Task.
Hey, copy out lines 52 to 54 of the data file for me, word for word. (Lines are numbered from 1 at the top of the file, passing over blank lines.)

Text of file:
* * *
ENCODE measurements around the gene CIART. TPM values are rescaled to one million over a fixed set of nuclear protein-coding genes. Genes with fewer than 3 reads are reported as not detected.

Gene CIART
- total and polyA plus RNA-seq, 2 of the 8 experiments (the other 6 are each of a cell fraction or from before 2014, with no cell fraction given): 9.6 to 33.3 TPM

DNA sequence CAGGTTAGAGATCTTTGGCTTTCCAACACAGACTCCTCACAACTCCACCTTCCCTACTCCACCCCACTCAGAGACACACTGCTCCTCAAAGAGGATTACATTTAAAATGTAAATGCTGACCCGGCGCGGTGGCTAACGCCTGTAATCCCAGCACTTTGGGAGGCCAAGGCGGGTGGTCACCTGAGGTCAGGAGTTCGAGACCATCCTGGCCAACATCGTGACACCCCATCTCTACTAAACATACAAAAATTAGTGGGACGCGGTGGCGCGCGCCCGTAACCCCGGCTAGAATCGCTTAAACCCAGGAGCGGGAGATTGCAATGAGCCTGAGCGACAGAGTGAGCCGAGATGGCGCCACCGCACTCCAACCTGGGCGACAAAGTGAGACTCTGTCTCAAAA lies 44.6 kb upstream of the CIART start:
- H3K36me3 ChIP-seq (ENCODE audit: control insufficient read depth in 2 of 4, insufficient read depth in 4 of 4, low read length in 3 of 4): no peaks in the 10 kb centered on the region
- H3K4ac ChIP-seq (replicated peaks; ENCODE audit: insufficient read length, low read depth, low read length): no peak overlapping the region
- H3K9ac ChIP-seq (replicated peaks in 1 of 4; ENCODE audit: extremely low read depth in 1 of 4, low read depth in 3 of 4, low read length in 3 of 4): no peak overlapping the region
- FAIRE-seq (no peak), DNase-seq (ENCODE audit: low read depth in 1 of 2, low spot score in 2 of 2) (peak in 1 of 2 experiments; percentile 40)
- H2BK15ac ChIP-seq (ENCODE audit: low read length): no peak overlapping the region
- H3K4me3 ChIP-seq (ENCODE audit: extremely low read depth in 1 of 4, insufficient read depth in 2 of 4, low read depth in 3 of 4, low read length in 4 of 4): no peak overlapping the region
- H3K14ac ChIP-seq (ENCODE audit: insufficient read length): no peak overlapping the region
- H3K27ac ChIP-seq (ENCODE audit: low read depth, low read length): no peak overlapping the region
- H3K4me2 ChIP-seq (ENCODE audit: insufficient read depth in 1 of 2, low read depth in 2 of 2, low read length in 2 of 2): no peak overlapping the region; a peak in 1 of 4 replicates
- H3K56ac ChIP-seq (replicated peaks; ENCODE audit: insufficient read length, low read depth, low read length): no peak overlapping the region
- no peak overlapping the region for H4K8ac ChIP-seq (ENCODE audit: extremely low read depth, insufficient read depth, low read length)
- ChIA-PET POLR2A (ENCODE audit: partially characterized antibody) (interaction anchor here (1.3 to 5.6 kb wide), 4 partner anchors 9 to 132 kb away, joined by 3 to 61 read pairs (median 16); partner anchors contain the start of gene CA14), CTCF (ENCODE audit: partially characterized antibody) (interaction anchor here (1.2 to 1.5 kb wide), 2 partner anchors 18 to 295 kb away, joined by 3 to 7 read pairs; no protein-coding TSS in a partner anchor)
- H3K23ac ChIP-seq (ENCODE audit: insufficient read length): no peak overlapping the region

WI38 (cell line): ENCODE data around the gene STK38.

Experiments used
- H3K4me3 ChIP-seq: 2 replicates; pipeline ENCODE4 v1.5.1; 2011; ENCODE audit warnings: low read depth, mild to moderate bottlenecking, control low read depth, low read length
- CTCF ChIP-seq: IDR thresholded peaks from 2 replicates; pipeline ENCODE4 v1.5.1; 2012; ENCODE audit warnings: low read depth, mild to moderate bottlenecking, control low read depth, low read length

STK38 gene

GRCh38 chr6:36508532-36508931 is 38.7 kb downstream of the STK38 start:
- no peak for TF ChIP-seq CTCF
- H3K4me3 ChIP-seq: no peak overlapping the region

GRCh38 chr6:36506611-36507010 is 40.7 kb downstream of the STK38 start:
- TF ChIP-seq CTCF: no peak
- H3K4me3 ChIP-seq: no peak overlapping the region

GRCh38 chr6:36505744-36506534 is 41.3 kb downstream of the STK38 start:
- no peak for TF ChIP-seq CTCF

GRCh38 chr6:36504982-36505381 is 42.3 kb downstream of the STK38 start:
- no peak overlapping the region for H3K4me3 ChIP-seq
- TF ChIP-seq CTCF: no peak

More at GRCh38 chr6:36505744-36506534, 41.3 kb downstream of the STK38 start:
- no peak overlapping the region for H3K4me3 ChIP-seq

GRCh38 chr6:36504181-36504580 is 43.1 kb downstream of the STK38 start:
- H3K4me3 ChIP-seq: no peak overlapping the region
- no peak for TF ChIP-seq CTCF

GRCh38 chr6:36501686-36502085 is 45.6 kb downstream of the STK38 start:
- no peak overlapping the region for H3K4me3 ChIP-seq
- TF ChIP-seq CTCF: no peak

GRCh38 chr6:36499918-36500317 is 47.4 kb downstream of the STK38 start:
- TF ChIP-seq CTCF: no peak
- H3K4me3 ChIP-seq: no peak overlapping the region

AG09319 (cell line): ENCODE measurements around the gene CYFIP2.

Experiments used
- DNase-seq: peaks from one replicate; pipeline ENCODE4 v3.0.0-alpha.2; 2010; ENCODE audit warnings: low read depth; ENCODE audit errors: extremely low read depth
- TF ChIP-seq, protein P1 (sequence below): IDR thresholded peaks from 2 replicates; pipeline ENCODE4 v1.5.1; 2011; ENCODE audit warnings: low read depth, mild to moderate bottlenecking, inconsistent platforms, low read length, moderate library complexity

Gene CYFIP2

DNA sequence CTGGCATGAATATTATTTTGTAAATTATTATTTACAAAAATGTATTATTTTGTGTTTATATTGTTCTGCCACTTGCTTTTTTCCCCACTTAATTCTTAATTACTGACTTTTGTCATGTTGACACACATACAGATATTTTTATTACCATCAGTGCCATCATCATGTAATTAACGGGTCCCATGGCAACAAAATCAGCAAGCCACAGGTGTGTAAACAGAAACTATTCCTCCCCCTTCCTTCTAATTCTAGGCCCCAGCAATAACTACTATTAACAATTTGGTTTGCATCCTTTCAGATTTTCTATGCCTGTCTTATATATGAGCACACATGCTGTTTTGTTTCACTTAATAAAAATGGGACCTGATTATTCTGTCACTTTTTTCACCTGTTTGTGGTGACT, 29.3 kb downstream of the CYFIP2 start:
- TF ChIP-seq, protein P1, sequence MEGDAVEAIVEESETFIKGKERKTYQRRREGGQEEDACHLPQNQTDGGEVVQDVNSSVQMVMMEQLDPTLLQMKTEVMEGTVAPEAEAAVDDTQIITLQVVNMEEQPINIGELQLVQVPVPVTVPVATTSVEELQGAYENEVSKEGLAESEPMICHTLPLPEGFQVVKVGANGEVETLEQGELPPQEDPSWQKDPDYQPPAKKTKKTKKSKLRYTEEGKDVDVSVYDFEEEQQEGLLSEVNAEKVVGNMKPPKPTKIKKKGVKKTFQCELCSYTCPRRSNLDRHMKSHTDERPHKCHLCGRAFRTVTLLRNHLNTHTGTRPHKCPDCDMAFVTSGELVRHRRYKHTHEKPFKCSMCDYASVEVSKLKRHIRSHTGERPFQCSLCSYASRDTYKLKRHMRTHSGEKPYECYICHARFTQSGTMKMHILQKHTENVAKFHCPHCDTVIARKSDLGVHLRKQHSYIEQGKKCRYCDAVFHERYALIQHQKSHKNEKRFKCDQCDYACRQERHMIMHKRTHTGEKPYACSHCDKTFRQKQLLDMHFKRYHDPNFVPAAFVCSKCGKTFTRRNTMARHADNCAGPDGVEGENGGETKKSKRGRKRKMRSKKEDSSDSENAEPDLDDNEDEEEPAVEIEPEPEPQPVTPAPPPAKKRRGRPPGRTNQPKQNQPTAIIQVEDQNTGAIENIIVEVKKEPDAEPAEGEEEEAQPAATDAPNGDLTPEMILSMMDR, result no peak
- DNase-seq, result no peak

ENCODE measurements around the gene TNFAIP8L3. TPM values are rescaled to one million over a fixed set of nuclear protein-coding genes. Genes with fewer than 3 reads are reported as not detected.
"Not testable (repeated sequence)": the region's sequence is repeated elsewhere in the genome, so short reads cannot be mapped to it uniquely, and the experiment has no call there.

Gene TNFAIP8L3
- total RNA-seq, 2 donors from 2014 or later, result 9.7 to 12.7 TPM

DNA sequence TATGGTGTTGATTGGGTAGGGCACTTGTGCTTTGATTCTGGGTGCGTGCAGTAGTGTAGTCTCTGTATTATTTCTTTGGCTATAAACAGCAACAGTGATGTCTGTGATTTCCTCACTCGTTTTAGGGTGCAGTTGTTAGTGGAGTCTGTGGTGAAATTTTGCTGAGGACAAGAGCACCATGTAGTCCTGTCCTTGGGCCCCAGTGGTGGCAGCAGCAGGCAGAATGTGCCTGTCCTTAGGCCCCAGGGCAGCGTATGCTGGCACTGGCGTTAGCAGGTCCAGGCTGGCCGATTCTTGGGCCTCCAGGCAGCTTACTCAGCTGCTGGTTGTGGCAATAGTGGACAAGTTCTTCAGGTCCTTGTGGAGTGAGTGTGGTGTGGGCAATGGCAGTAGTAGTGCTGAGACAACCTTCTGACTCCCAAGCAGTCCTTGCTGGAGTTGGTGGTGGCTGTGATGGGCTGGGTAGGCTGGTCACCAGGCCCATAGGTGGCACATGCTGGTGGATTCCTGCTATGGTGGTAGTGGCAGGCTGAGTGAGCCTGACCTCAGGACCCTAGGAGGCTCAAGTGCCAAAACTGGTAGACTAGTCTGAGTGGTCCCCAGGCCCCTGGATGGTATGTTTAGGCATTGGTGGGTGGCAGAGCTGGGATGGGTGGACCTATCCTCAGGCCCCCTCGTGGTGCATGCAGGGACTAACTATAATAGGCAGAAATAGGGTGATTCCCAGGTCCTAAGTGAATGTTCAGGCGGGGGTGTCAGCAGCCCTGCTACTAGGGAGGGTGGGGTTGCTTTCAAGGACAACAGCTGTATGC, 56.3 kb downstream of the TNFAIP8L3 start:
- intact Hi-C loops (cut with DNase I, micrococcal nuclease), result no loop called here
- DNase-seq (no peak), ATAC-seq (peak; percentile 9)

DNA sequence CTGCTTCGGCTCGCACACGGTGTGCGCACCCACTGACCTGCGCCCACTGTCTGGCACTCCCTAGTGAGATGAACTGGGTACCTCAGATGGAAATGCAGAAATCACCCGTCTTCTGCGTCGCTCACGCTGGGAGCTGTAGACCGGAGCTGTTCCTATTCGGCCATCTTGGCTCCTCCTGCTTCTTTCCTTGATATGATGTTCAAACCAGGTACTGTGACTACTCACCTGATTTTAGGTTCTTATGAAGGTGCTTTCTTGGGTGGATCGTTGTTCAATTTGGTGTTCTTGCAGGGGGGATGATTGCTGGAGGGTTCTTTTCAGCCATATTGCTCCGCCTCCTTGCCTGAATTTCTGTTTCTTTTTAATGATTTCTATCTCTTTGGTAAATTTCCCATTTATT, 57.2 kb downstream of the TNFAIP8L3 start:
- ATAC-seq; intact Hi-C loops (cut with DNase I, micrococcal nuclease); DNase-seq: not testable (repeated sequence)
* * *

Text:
- DNase-seq, result no peak

ENCODE measurements around the gene TNFAIP8L3. TPM values are rescaled to one million over a fixed set of nuclear protein-coding genes. Genes with fewer than 3 reads are reported as not detected.
"Not testable (repeated sequence)": the region's sequence is repeated elsewhere in the genome, so short reads cannot be mapped to it uniquely, and the experiment has no call there.